Mars Polar Lander is nearing Mars for its scheduled December 3 arrival. A trajectory correction maneuver will be applied this week to target it for the final selected landing site on Mars (76 degrees south latitude, 195 degrees west longitude). Following the loss of Mars Climate Orbiter due to a navigation error, this maneuver and all the project navigation is being watched closely.
The Planetary Society's Mars Microphone is on board the lander, and as far as we can tell, in good shape. We hope to hear sounds from Mars within the first day after landing. The Mars Polar Lander project just completed its Operations Readiness Test, which involved simulating commands and telemetry for all the science data.
Microphone data will be obtained at the beginning of the mission as part of the LIDAR instrument data stream. The University of California built the microphone, which is included within the Russian-built LIDAR experiment. The LIDAR is the first Russian instrument to fly on a U.S. planetary spacecraft. It will measure the haziness and particle content of the atmosphere.
Communications from the spacecraft had been planned to be relayed through Mars Climate Orbiter once it landed. Now, however, it will go over backup communication links -- direct to Earth from the lander (at lower data rates, but with more frequent communications periods) and through Mars Global Surveyor, now carrying out a successful mission in Mars orbit. The Mars Global Surveyor link will not occur, however, until after the first few days of landing, since it will be preoccupied with data from the Deep Space 2 microprobes, which are also landing on Mars this December 3.
The data received from the lander depends on how much power is available for the spacecraft and how accurately the antenna is pointed to Earth. The power depends on how much of the solar panels face the sun and how hazy the atmosphere is and whether any dust gets on the solar panel. None of these conditions will be known until the spacecraft lands.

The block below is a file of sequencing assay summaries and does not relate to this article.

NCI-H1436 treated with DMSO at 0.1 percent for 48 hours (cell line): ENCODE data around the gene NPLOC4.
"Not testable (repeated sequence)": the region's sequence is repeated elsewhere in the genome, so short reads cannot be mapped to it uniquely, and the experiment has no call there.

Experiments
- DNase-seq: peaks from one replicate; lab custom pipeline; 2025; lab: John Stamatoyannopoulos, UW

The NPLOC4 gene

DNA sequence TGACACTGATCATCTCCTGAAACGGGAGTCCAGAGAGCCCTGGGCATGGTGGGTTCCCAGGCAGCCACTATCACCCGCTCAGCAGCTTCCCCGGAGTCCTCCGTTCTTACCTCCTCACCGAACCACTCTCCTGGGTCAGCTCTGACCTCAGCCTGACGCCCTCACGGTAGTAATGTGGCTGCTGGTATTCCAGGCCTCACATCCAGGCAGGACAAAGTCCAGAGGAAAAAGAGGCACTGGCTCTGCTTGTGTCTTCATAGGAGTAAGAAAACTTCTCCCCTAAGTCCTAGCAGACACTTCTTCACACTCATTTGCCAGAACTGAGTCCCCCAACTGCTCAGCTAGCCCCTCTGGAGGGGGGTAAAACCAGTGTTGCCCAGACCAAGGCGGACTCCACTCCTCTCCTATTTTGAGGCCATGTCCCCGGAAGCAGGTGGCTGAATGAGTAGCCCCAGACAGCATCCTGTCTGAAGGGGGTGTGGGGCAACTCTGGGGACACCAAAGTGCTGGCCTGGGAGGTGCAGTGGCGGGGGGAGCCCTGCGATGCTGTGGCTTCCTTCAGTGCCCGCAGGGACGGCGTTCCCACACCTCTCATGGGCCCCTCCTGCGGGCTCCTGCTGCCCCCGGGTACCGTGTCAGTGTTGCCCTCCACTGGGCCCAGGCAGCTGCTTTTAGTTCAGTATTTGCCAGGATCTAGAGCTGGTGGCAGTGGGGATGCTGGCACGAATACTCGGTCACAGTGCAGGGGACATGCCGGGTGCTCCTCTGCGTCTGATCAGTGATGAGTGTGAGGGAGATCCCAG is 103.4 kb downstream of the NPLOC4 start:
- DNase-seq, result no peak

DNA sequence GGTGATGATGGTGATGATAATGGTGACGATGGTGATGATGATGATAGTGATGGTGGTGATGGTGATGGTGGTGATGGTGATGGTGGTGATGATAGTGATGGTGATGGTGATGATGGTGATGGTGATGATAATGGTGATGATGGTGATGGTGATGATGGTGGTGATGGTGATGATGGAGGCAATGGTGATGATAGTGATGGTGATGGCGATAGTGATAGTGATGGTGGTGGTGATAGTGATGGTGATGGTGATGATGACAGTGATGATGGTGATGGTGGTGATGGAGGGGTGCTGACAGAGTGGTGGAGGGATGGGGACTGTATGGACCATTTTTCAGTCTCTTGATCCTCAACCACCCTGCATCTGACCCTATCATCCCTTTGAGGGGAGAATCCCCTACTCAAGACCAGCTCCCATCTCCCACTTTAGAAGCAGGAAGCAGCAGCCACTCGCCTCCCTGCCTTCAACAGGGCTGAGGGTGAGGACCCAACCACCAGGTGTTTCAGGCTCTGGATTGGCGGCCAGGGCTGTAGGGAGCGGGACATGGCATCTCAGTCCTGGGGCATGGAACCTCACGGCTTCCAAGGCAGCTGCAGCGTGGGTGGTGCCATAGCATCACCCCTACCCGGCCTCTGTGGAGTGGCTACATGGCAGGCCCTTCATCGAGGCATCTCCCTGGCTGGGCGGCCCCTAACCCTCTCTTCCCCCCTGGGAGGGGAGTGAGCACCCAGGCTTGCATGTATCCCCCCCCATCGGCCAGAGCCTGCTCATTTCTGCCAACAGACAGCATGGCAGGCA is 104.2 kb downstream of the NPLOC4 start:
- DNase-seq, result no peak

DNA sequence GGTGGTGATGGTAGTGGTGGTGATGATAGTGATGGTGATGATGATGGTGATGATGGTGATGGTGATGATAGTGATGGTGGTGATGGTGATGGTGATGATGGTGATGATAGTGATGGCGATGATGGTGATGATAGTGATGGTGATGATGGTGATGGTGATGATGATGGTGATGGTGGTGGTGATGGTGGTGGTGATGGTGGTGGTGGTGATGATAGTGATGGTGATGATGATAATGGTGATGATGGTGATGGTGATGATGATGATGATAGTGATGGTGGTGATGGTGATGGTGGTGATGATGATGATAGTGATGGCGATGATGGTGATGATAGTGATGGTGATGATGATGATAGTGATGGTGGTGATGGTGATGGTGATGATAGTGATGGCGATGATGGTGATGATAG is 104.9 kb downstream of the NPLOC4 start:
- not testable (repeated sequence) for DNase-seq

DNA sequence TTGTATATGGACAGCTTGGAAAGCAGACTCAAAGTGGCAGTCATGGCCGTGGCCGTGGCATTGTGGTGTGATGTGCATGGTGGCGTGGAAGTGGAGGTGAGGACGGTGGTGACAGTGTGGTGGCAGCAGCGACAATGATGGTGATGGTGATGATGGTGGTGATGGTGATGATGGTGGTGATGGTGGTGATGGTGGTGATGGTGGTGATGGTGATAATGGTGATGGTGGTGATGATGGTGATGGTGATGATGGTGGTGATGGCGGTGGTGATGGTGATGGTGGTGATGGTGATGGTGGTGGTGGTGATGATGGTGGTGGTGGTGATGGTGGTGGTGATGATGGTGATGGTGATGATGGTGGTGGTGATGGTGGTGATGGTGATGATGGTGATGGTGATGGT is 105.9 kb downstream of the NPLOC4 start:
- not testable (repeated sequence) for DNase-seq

But assuming all goes as expected (and it could go better, or worse), Mars Microphone data will be part of the early data streams from the spacecraft. Once it is received, it will take several hours to process (after all, no one has ever received microphone data from Mars before), and then it will be made available to the world. You will be able to hear the first sounds from Mars as part of our Planetfest '99 program, and witness the first three days of the Mars Polar Lander mission.
The first sounds will most likely be that of the spacecraft itself -- those of the robotic arm being un-stowed and deployed. We want to experience the loudest sounds we can find at first. By the second or third day, we will try to correlate the sound recording with periods of quietness, to see what natural sounds we might discover on Mars.
The Planetary Society funded the microphone onboard the Mars Polar Lander at no cost to NASA and with no interference to the project’s science goals. We owe tremendous gratitude to our Russian colleagues from the Space Research Institute who integrated into their LIDAR instrument and tested it, as well as to the University of California, Berkeley, Space Science Labs who built it, the Mars Volatiles and Climate Surveyor payload team, and the Mars Surveyor Operations Project personnel now conducting the mission.
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